The pilgrim herself-Sr. M. Louise!
|First snowfall in Ottawa, December 2012|
Since I joined the Disciples of the Divine Master in 1998 I have lost count of how many times I have packed my suitcases and moved to a different community often in a different country, said goodbye to another group of my sisters and moved onwards with trust that this is God's way for me. It has brought me to live in Ireland, Poland, Italy, Vatican City, Canada, United States and now back to Ireland! Yet people dare to say that religious life is boring! I returned to Ireland from Ottawa in 2014 after having completed my licentiate in Canon Law so as to practice in this field here in the Archdiocese of Dublin. Did I think I'd be doing this 10 years ago!? Not at all! It's part of the adventure of saying 'yes' to God. We live in an adventurous universe in which we live adventurous lives, despite the apparent regularity and stability – some would say boredom – of the everyday.
As a symbol for life’s pilgrimage, I return to my roots. I think of those Celtic monks who sailed out to sea in coracles, little boats, without a rudder for steering. The coracle was not just a boat, it speaks of much more–of journey and pilgrimage, risk and wonder, fear and peace, prayer and praise, wild storms and quiet sunsets, the discovery of many things unknown. And it speaks of a way that people can travel together. But the coracle, the boat, is not the point, it’s merely the vessel, it only exists so that other things can happen. Though the monks affirmed human freedom, they also trusted God to guide them to their place of resurrection, the place of wholeness and fulfillment, where they would experience God’s vision for their lives. They experienced divine guidance in the wind and waves that propelled their skiffs to surprising places. They assumed providence and synchronicity everywhere. I am that Celtic pilgrim. I allow the Lord (though not always without resistance) to steer my boat and guide it. We are all pilgrims on an uncertain, but holy adventure and the most important thing we can do is embrace the adventure and remember that by our choices we are creating new adventures for ourselves and others. While the world becomes more routine and predictable, or so we think, as we grow older, our lives are still an adventure in which we – like the Celtic peregrines – pilgrim from day to day.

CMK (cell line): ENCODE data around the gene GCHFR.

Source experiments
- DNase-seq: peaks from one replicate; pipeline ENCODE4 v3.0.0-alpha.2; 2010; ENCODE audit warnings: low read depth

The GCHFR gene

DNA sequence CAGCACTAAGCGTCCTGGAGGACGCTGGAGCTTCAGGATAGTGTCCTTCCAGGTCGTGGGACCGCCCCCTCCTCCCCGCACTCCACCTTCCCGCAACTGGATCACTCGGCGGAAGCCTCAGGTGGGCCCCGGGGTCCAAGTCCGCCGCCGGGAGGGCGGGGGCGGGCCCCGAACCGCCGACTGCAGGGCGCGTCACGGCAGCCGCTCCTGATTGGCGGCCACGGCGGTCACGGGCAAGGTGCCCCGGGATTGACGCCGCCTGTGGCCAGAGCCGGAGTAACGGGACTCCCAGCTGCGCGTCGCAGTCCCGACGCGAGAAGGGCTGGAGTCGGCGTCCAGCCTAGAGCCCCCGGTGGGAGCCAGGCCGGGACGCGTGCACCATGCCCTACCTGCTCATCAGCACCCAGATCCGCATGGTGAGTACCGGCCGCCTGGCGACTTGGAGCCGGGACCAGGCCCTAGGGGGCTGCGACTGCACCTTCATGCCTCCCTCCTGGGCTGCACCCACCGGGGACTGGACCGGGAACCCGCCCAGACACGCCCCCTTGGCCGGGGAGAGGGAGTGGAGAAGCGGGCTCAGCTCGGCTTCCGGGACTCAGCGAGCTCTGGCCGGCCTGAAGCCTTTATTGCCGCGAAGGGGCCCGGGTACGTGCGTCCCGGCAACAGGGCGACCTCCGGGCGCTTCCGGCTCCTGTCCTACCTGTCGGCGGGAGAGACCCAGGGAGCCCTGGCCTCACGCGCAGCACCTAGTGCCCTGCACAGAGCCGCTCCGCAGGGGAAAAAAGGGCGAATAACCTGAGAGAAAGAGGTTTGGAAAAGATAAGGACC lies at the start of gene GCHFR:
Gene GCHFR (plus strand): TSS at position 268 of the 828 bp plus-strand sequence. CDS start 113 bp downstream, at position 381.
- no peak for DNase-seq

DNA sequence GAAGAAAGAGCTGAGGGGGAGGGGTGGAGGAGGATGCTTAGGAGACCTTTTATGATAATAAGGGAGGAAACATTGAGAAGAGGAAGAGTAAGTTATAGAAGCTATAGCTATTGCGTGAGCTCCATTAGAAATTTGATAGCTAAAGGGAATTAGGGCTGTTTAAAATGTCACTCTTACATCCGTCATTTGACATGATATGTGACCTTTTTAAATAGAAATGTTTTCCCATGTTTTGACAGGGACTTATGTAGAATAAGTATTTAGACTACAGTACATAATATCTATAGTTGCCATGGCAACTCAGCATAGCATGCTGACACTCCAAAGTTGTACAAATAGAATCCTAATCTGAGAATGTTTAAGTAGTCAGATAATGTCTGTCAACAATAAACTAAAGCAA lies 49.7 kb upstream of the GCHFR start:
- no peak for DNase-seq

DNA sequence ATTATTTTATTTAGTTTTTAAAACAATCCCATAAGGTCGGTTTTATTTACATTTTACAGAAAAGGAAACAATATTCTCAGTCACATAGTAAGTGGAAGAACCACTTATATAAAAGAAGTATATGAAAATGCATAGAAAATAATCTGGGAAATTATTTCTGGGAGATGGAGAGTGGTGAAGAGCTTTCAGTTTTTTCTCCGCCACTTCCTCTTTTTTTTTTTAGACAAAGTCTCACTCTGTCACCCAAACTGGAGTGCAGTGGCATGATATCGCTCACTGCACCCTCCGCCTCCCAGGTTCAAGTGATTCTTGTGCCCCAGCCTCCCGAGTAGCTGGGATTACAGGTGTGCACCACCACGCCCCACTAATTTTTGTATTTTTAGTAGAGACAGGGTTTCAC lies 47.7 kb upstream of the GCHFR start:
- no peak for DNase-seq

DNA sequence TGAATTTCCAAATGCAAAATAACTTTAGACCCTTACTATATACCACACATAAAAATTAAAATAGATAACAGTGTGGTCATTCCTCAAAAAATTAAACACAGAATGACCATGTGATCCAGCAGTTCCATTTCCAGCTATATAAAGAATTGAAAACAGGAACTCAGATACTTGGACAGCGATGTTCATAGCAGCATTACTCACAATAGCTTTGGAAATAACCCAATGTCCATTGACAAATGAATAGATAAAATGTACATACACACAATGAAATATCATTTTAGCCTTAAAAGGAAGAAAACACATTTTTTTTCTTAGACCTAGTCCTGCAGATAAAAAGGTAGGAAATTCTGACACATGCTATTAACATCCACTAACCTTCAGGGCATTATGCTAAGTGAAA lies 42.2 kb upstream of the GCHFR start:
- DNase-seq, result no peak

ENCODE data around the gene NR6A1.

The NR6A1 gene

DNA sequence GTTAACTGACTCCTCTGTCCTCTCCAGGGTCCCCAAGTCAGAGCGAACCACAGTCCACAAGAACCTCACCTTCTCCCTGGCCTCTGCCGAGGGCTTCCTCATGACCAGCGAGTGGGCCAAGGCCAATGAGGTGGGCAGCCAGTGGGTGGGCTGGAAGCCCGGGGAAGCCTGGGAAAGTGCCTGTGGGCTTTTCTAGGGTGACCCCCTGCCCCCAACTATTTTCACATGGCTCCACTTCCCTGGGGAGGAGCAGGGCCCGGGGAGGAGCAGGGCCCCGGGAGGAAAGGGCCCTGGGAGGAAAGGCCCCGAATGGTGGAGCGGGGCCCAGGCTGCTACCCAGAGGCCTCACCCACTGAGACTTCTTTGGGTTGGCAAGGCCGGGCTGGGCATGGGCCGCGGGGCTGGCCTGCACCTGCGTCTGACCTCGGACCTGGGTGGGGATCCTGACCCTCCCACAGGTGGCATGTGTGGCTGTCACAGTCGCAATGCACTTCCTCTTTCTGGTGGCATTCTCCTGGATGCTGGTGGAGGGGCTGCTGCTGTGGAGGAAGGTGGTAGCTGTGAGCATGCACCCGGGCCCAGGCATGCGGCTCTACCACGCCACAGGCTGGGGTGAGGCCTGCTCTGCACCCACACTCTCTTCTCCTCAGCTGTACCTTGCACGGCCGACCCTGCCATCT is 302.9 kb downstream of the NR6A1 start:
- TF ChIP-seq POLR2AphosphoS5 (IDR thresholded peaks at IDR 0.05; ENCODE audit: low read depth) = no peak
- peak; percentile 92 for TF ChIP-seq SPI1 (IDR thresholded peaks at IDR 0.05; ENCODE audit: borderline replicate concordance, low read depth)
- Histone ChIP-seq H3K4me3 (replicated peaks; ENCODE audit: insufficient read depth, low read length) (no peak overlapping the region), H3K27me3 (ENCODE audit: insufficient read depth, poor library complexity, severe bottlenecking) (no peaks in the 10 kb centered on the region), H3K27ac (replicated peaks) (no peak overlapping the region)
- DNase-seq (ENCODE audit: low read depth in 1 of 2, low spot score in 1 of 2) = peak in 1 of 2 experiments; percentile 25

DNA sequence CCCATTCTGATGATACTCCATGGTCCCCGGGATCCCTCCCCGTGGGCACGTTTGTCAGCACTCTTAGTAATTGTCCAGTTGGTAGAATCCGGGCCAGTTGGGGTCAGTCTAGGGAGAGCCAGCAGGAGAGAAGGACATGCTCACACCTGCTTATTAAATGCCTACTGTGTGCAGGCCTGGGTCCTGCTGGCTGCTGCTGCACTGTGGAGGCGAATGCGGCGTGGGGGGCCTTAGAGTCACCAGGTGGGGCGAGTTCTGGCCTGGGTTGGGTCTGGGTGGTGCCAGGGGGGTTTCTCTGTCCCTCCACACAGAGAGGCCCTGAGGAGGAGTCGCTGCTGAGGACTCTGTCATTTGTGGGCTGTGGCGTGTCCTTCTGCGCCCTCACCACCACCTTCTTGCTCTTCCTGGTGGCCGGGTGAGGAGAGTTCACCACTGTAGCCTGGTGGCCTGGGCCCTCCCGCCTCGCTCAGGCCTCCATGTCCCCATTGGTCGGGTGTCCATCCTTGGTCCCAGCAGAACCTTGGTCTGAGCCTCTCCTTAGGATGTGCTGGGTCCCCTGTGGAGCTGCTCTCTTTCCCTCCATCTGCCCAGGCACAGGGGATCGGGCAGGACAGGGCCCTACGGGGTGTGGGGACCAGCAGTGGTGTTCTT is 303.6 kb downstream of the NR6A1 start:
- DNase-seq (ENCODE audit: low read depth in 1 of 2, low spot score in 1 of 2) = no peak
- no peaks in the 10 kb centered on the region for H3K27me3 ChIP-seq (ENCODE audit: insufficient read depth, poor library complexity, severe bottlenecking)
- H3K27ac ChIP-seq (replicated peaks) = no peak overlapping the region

The Celtic Christians recognized that life involves change. God was not only our companion amid change, but the inspiration to growth and change. The God of Israel never stands still but is immersed in history, shaping and being shaped by the flow of human experience and decision-making. Jesus is always on the move, never settling down, but venturing to new places to fulfill his mission. Every turn of the road brought Jesus a surprising encounter and opportunity to share God’s hospitality, healing, and love. He puts many people upon our path to journey with us and open our eyes to the wonders of each day, the beauty of loving and being loved, of family, of community, of friendship, of unconditional giving.
We are all pilgrims. We can, in the spirit of the Celtic adventurers, join openness to each moment with the intentionality necessary for personal and professional excellence. Many of you reading this know me well...I'm a perfectionist and a micromanager, I make mistakes, I fall down but I get up often with your help and because the Lord raises me up. It helps to have a vision or plan for the day, but live loosely, knowing that holiness is found in interruptions and unexpected bumps in the road. As a pilgrim, this is my challenge...to welcome the God of surprises in the unexpected and the interruptions! We may, like the magi, go home by another way, traveling a pathway we had not expected. This is not the way I planned but the peace in my heart tells me it is the right way. So I keep travelling!